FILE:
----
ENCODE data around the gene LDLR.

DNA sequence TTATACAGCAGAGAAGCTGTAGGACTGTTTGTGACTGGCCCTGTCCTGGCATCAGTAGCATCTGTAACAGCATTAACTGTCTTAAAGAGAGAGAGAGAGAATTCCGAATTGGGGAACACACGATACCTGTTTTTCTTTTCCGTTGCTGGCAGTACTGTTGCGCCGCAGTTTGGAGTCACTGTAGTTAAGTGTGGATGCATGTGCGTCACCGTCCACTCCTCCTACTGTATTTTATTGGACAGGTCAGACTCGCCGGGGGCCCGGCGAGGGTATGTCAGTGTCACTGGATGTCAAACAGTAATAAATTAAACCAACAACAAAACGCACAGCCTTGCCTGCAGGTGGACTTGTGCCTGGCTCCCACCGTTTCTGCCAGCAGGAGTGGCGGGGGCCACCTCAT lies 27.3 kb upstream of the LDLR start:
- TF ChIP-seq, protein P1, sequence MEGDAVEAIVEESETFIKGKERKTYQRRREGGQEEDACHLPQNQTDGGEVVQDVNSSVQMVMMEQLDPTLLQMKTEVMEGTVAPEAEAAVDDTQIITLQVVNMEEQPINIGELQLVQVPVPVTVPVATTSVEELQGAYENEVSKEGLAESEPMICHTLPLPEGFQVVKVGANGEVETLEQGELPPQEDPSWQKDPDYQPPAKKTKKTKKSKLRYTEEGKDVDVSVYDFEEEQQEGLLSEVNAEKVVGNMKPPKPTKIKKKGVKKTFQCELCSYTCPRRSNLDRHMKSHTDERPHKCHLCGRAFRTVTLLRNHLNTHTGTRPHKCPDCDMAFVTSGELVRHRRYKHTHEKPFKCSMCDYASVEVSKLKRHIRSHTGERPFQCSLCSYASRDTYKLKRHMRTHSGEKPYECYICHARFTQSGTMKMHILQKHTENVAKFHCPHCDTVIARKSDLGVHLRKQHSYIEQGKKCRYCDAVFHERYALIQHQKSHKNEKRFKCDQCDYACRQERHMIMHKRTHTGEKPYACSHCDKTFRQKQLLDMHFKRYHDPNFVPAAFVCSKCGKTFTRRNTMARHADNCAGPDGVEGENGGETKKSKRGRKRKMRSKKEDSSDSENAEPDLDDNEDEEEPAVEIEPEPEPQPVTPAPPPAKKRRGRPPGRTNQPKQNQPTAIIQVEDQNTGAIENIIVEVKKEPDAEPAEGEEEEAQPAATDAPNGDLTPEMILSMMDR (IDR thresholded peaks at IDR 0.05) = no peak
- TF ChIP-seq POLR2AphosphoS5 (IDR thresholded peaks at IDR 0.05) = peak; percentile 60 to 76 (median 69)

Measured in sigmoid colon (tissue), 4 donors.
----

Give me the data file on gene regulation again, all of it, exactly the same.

ENCODE data around the gene LDLR.

DNA sequence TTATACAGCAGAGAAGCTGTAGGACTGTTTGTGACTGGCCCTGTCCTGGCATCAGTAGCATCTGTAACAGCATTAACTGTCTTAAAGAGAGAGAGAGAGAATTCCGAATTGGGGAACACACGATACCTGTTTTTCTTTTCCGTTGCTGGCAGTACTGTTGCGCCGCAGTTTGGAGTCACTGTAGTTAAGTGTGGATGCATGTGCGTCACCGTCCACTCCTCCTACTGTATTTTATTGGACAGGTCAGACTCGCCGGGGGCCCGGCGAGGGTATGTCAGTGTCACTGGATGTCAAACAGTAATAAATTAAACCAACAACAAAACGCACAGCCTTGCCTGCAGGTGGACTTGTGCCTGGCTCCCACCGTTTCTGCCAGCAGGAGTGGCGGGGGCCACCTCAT lies 27.3 kb upstream of the LDLR start:
- TF ChIP-seq, protein P1, sequence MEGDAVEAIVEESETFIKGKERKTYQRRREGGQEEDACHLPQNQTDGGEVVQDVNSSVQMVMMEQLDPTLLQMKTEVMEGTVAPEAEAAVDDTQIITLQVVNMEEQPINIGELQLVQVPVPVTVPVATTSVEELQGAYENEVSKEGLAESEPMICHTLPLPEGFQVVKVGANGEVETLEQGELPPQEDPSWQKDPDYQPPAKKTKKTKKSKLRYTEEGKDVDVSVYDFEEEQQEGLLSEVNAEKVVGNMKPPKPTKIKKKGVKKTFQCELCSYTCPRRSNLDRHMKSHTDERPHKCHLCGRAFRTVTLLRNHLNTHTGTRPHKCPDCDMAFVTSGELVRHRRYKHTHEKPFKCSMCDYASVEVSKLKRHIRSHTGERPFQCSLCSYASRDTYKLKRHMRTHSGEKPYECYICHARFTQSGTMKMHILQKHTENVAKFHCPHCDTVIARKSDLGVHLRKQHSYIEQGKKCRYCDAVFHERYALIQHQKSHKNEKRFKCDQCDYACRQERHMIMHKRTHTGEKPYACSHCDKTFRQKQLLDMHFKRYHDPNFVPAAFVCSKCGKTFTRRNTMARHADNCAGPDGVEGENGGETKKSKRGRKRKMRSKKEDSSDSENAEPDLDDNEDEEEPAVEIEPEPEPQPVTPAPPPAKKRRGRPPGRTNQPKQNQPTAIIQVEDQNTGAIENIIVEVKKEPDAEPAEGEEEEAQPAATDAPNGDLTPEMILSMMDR (IDR thresholded peaks at IDR 0.05) = no peak
- TF ChIP-seq POLR2AphosphoS5 (IDR thresholded peaks at IDR 0.05) = peak; percentile 60 to 76 (median 69)

Measured in sigmoid colon (tissue), 4 donors.